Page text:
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It only takes a couple of minutes of conversation with Firstworld and Millionyoung to understand why the two musicians decided they wanted their first post-pandemic concert to be together. Speaking with New Times, they’re cracking themselves up, interrupting each other to interject with a joke — or three.

Firstworld (AKA Kris Alvarez) and Millionyoung (AKA Mike Diaz) met in 2015 when they performed in Fort Lauderdale as part of different projects. The two made such a strong connection that night that Alvarez eventually joined Diaz for a year, backing him up on guitar.

Years later, as Alvarez was working on his upcoming Firstworld album, Pop, which is set to drop on November 5, the first person he sent the unfinished songs to was Diaz.

“Mike gave me a good Pitchfork-sized review. There was one song he liked but said it sounded too much like Neon Indian, so I cut it. But I needed one more song for the album,” Alvarez says before getting to the punch line. “I said, ‘Fuck, Mike, I’m going to purposely make another song that sounds like Neon Indian.'”

That song wound up sharing the same title as the album, with its lyrical theme emerging from Diaz’s critique.

“The song is about how music has become so derivative,” Alvarez explains. “It’s about letting go of the anxiety of worrying that people think you stole a sound from another song. We can create things that come from what already exists, and people will accept that.”

Diaz agrees. “If you embrace an influence in a song more directly, the song works better. It’s why sampling is so popular.”

The album has been in the works for a long time, according to Alvarez.

“It was a culmination of songs I wrote over two and a half years, but I didn’t conceptualize what the album was about until the very end,” he notes. “I write music mindlessly, even the lyrics. I just write.”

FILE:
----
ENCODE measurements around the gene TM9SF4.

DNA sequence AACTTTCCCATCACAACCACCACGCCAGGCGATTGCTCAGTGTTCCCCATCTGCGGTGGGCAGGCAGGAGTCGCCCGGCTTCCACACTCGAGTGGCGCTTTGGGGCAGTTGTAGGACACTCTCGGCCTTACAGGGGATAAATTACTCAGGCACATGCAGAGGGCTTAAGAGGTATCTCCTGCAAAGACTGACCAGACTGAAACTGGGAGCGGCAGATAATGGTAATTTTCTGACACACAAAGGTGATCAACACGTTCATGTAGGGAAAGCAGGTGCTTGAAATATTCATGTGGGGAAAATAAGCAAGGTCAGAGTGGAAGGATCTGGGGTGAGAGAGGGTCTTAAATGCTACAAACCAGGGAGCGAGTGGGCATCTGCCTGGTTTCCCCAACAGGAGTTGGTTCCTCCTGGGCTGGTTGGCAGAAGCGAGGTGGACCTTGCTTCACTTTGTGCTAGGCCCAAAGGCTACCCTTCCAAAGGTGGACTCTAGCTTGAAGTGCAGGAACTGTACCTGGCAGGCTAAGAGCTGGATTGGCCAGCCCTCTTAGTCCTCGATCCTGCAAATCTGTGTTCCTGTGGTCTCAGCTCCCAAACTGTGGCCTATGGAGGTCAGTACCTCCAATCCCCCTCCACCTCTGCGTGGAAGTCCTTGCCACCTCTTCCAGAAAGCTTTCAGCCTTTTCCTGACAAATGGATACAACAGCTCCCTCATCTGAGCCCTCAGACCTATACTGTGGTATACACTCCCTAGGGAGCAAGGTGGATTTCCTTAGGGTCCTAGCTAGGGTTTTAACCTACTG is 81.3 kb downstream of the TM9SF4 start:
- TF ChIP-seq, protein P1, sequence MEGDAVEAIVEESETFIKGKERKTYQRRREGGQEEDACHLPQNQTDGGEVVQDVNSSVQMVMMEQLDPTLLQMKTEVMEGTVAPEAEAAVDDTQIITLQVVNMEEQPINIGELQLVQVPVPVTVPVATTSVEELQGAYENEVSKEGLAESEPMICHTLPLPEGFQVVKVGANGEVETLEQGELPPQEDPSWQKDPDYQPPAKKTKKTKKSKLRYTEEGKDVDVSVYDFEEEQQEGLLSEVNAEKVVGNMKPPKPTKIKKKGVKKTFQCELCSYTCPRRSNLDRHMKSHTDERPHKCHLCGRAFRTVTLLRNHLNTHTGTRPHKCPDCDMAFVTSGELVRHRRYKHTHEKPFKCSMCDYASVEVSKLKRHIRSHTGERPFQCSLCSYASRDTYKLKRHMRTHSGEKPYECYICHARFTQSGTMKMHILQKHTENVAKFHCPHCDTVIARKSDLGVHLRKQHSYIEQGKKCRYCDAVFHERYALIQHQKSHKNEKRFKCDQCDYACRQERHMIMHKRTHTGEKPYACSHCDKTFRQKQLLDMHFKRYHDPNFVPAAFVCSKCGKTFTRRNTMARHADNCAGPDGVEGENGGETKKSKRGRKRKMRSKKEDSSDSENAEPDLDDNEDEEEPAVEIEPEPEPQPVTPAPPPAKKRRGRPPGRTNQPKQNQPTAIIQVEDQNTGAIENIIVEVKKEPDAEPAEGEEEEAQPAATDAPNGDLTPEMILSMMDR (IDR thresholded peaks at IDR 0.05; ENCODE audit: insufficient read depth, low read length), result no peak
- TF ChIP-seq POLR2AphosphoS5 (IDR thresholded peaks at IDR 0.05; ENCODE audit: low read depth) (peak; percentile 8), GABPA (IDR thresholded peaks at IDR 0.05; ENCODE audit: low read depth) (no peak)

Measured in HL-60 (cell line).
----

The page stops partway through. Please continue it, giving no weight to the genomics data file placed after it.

It wasn’t until Pop was finished that Alvarez could see how the record came together thematically.

“The entire album is about anxiety. How to cope with it, and how to deal with it when dealing with other people,” he says. “The album cover represents the sound of the album, but the way it looks also interprets what anxiety does to relationships.”

A video for the title track was released back in July. Alvarez says he left the video entirely in the hands of director Melanie Sarria.

“I trust her with everything,” he says. “I said, ‘Do what you want. Don’t tell me anything about it. I just want to see it at the end.'”

And on the heels of Pop‘s release comes the show on Thursday, November 11, at Gramps. The night will feature local newcomer Wan, whom Millionyoung and Firstworld discovered randomly on a night out at Las Rosas. They describe his sound as a very groovy blend of ’80s disco and ’90s R&B.

Millionyoung will take the stage for the first time in two years that night.

“I’m going to try not to cry, but I’m not going to make any promises,” Diaz says. “It’s me and another multi-instrumentalist. We’re going to have lots of visual stuff. We’ll have an epilepsy warning before the show and the lasers go off.”

“I will cry,” Alvarez says jokingly. “I will milk the tears, so people in the audience cry with me. I’ve never worked so hard for one show. I’ve been very monastic about it with my head down working on these songs. I’m going to give it everything I got, and I’ve got crazy things in mind.”

Firstworld. With Millionyoung and Wan. 9 p.m. Thursday, November 11, at Gramps, 176 NW 24th St., Miami; 855-732-8992; gramps.com. Tickets cost $10 via eventbrite.com.

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(this story/news/article has not been edited by PostX News staff and is published from a syndicated feed)

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